Los Angeles Choreographers
Carmela Hermann Dietrich and Ally Voye
Premiere New Collaborative Work
In Plain Sight
Four Choreographic Portraits of Real-life
People with Adaptive Behaviors
May 12 – 14, 2016
Bootleg Theater, Los Angeles, CA
In Plain Sight is a full evening movement theater piece, where 4 performers divulge their real life obsessive tendencies and the compulsive actions they’ve created to cope with overwhelming life events.
Created by choreographers Ally Voye and Carmela Hermann Dietrich, the group uses movement and true-life storytelling to create serio-comedic autobiographical portraits that expose their invisible selves, even when it’s in plain sight.
May 12 – 14, 2016
Thursday, Friday, and Saturday at 7:30pm
2220 Beverly Blvd.,
Los Angeles, CA 90057
Tickets are $25; $20 for Students/DRC Members and will be available online soon on the Bootleg website
“In Plain Sight, a new deeply personal work that choreographer Ally Voye and I are developing, finds us choreographing the details of people’s real lives in poignant and humorous ways,” shares Co-creator Carmela Hermann Dietrich. “The project stars four real-life people, all of whom have volunteered to bare themselves for this project, who divulge their secret obsessive tendencies along with their psychological roots – compulsive actions developed to cope with overwhelming life events. We look at the underlying causes, and question why someone can, can’t, or doesn’t want to stop the behavior. The ‘dances’ expose what isn’t visible even when they are in plain sight.”
In Plain Sight is a series of comedic choreographic portraits, featuring four people, who each grapple with a compulsive behavior. The four – Carmela, Ally, Bill and Leah – have volunteered to bare themselves for this project and divulge quirky compulsions and their psychological roots. These people, who would never have met without this project, find connection with each other through performing together. The work offers a window into wrestling with humanness, while exposing what is invisible, even when people are “in plain sight.” In Plain Sight was developed through in-depth videotaped interviews with each performer. The transcripts and videos of these interviews provided material for the choreography and text.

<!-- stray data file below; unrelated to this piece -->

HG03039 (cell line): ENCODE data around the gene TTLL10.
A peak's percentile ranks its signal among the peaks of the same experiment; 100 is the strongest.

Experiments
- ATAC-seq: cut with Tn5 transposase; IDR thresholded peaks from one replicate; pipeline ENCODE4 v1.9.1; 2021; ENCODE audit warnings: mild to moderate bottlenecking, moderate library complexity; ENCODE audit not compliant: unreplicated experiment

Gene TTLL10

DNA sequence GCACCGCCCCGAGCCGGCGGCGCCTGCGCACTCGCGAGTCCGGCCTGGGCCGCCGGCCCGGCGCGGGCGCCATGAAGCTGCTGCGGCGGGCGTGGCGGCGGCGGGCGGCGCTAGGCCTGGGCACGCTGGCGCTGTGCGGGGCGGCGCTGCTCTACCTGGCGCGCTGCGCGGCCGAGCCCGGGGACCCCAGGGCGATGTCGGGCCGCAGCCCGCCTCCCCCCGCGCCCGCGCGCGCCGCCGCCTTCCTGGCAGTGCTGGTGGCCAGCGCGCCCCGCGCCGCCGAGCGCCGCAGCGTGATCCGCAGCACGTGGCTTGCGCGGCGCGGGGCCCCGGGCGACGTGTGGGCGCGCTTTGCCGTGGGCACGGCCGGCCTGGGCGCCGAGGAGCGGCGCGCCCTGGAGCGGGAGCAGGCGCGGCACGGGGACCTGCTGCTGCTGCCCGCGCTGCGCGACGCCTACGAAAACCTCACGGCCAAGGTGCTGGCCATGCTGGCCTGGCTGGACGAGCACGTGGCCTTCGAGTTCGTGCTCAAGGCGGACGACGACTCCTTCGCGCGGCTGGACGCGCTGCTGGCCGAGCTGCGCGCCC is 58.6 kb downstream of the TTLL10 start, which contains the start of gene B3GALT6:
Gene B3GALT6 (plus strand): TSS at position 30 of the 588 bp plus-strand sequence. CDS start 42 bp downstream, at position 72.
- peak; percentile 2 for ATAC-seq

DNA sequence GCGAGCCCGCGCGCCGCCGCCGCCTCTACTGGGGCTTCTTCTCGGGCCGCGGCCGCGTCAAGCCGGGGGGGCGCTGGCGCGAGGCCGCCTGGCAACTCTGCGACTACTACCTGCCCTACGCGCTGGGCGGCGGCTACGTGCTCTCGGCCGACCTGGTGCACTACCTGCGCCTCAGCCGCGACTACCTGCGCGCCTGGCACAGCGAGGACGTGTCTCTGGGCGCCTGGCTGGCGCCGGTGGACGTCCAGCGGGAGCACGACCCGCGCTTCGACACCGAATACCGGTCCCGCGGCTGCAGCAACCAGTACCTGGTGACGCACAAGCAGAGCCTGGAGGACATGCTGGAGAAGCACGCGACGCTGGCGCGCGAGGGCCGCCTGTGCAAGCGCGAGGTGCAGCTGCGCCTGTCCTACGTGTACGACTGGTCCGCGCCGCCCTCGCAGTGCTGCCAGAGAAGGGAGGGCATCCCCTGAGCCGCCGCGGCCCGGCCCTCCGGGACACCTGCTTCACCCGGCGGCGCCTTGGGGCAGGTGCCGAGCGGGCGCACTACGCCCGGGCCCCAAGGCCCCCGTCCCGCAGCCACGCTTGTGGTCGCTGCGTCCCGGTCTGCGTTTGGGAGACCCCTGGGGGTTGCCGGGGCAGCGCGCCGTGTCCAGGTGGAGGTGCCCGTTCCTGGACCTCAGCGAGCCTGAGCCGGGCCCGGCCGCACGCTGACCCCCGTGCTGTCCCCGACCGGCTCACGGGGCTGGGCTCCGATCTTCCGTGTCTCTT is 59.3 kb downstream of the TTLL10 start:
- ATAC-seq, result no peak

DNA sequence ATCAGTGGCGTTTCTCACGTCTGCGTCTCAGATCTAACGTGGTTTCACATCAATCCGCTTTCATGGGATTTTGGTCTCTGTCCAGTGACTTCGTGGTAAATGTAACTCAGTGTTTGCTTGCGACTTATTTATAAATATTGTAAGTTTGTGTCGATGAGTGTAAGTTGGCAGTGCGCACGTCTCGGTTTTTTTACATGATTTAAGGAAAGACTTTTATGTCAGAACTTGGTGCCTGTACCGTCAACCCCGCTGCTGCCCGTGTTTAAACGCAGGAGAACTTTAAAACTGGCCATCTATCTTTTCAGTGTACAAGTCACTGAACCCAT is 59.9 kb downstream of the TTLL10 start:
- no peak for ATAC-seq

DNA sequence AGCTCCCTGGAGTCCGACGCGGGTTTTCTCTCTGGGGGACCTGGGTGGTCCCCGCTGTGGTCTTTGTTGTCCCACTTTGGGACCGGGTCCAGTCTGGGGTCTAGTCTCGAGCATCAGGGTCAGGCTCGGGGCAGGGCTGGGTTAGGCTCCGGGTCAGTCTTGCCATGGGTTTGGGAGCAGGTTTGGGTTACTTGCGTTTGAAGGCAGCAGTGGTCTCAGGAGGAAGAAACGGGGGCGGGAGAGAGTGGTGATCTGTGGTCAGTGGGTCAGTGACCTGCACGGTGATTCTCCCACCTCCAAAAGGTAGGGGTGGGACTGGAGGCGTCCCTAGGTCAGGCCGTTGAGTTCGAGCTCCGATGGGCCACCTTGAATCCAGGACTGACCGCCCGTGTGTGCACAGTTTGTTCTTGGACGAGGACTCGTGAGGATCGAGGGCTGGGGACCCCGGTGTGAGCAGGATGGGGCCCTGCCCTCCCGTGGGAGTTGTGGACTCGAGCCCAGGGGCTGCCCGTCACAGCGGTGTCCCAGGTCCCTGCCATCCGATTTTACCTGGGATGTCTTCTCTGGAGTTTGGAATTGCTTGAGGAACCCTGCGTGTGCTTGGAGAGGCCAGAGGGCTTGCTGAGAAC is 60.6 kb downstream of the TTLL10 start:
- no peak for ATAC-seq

THE FOUR PORTRAITS:
The piece begins with the complexities of food obsession and body consciousness, which became magnified for Carmela when her son was born with developmental delays. In her terror and confusion, she could find comfort only in ice cream, donuts, and other sugary items. Thus, the dance film, “Orange Thursday,” a duet between a herself and 5 dozen donuts.
Sharing the food theme, Ally hurls herself repeatedly against the floor in the ongoing losing battling choosing Kale Salad over Gooey Cheese Pizza.
Then Leah, an attorney-turned-stay-at-home-Brentwood mom of 3, responds to her special needs children, with various diagnoses, by making sure that every element of her outfit matches – from her underwear, nails and handbag, to the water bottle and chewing gum for that day.
Bill, one of America’s premier voiceover performers, experienced the deaths of three family members by the time he was 13 years old. In an attempt to stave off any future tragedy, he developed superstitious systems of counting during daily tasks.